“It’s that time of year / when the world falls in love” – and tries to find a perfect gift for that someone special! If your someone special is a writer, you’re in luck. On my 2014 writers wish list, you’ll find more than 20 gifts writers will love.
Year-round, I look for gifts that will make writers’ lives better, healthier, and easier. If you want to look beyond the usual pens and journals, these are thoughtful, useful gifts most writers will be psyched to open. My past writers wish lists have been well received and still offer great ideas. Here’re links to the 2012 wish list and 2013 wish list.
This year I’m suggesting a fantastic new eBook creation app, a treasure trove of entertainment industry insider videos, a clever way to get that coffee house experience in your own home, and several other cool ideas for the writer in your life.
You’ll find distinctive gifts that fit a range of budgets. Want to find something small but meaningful that will show a writer you support her and her craft? Need a “wow” gift for that special writer in your life? Looking for that perfect gesture that won’t cost a dime but might mean the world to your favorite writer? You might just find them here on these gift lists.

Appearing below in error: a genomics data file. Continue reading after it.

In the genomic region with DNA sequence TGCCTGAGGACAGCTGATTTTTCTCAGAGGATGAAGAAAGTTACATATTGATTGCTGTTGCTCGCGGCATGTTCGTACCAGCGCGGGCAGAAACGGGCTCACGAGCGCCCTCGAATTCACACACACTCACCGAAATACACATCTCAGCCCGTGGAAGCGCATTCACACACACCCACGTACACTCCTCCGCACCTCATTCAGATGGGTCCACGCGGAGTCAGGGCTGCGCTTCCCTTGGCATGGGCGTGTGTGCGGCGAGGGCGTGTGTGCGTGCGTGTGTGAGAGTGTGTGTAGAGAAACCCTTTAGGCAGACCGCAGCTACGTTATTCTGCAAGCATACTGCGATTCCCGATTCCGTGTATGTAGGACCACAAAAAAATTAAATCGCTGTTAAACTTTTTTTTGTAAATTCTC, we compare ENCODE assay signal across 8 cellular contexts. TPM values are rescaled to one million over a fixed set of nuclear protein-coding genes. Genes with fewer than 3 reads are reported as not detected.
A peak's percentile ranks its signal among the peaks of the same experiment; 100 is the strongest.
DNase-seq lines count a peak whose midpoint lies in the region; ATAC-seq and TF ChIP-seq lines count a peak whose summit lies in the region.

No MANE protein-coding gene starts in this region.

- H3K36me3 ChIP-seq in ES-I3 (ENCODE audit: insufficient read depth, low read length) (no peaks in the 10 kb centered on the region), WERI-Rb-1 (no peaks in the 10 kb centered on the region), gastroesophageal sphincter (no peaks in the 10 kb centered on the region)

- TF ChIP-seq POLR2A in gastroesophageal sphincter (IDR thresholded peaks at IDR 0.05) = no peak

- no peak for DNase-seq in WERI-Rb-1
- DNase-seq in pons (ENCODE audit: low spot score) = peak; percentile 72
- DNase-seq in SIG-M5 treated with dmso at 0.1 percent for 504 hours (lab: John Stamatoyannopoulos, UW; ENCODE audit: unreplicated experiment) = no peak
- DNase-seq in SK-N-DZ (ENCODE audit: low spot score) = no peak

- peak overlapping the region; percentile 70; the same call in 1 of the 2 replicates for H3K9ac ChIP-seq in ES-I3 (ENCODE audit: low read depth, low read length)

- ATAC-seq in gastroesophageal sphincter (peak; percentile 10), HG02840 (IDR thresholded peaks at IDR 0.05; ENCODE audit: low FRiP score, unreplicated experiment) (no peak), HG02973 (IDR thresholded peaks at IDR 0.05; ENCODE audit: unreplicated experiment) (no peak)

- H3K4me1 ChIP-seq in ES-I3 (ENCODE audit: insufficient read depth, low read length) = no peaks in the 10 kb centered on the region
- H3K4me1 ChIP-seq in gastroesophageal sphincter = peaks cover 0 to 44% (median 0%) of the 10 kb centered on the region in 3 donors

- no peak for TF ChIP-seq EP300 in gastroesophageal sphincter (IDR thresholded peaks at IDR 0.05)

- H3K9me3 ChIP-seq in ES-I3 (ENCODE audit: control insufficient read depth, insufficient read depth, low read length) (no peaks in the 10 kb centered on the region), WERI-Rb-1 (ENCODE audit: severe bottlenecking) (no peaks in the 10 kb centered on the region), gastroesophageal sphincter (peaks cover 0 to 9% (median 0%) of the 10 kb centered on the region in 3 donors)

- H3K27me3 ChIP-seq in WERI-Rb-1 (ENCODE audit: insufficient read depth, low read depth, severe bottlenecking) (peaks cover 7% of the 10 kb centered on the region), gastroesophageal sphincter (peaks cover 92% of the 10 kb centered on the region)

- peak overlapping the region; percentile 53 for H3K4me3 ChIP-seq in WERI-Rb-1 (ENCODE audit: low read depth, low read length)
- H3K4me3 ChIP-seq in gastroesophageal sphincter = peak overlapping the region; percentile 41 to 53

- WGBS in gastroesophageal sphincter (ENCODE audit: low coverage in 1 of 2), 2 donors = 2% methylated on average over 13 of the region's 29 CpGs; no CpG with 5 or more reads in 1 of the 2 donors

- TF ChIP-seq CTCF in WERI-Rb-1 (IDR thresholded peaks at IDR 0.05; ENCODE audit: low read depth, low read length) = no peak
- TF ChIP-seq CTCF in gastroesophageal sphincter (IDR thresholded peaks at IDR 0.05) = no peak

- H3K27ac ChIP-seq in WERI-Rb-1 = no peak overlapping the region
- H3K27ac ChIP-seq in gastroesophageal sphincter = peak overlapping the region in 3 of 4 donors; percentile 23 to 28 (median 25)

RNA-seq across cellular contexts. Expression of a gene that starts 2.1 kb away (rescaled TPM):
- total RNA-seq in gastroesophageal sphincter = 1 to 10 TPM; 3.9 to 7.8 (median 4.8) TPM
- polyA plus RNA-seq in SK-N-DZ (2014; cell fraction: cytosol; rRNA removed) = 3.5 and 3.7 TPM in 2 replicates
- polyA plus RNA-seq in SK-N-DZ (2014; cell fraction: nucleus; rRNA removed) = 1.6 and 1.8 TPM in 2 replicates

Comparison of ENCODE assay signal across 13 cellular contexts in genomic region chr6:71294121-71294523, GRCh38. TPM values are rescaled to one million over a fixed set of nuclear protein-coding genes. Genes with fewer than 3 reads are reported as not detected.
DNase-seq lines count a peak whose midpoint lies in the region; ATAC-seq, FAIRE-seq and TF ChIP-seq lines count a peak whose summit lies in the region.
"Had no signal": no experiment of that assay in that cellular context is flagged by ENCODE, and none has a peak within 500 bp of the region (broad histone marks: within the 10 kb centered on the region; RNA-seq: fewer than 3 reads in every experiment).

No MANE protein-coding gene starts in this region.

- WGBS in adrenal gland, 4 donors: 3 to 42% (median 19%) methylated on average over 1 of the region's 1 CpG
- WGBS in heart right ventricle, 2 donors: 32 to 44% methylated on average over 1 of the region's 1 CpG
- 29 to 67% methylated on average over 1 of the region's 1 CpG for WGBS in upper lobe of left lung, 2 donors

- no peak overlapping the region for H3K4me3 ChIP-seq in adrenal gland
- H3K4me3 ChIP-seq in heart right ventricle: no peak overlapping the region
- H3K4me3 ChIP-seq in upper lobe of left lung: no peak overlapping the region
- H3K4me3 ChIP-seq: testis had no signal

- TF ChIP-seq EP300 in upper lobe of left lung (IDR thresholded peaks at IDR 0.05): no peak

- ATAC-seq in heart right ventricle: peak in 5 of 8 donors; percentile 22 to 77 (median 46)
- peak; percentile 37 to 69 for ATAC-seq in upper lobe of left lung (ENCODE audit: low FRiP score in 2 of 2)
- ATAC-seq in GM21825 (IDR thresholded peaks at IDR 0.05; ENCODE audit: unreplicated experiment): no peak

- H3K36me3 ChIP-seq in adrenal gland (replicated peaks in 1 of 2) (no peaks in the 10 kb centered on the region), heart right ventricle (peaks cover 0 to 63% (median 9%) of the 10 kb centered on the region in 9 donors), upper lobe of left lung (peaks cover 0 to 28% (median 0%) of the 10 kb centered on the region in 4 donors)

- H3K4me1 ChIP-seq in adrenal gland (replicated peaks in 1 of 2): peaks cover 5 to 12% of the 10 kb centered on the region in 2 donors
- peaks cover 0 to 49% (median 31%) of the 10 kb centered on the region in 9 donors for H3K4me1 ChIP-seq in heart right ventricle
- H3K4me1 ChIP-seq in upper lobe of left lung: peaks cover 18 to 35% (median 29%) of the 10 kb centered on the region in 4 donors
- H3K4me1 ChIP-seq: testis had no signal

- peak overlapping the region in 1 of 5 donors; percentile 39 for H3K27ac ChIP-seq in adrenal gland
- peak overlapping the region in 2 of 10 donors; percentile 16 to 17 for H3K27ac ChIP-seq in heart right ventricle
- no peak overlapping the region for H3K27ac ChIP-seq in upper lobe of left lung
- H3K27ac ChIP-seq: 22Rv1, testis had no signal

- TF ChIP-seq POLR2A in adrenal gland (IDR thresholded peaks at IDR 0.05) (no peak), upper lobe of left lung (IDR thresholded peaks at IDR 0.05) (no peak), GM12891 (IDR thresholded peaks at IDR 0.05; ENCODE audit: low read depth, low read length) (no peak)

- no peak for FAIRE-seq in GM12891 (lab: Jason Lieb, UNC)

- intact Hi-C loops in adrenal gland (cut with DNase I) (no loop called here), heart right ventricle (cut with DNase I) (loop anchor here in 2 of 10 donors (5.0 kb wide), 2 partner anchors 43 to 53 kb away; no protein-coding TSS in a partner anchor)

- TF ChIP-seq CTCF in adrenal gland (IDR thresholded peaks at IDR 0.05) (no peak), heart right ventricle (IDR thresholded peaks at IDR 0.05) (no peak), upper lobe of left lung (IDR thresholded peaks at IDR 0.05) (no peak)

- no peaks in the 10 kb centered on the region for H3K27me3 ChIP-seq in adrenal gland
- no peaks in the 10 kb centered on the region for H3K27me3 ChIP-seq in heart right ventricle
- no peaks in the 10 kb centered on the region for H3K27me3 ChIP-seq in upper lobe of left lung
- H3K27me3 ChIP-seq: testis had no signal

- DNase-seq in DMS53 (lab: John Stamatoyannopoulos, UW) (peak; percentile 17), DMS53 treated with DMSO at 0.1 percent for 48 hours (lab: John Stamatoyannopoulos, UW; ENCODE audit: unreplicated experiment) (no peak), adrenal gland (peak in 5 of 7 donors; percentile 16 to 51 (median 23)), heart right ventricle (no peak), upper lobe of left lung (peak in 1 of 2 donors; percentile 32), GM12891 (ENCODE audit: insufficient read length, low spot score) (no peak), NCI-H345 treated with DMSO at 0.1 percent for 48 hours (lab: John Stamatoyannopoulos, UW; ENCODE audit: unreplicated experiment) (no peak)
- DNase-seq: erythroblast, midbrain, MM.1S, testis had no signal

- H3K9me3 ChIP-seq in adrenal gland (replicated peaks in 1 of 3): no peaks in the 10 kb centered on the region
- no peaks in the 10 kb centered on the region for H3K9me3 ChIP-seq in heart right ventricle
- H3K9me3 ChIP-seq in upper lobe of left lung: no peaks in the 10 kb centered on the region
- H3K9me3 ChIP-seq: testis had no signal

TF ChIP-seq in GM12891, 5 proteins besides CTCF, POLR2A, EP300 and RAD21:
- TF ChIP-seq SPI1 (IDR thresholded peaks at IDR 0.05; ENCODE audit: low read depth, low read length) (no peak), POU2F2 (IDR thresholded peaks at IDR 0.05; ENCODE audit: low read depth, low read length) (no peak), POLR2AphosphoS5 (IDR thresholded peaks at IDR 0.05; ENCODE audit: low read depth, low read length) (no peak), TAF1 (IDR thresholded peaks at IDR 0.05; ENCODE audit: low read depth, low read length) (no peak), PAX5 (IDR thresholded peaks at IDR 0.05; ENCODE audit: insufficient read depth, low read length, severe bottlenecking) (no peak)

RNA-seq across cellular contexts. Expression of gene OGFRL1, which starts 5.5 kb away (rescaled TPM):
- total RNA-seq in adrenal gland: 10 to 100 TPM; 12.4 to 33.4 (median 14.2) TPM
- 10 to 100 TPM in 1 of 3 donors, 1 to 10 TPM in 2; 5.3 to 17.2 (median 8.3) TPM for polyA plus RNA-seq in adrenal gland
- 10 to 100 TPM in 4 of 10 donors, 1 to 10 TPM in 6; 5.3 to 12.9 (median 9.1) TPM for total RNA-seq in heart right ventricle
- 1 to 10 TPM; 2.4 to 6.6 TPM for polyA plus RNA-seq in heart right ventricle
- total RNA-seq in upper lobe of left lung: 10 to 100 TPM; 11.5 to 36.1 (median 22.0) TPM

While I put some of the company websites within the post, I also put Amazon links at the bottom so you can check out other reviews.
(Psst, writers, are you coveting something special to help you with your career or a current project? Your loved ones probably would appreciate a helpful hint, especially in a nicely crafted email with a link to this post. Just saying.)
Your own personal coffee shop in 2 (maybe 3) steps
Lots of writers love to write in coffee shops. We love the caffeine and the ambient white noise of the café itself. Here’s a way to bring the coffee shop to your favorite writer’s home. It’s a two-step, maybe three-step, process. First, you’ll need a great coffee machine.
Keurig brewing system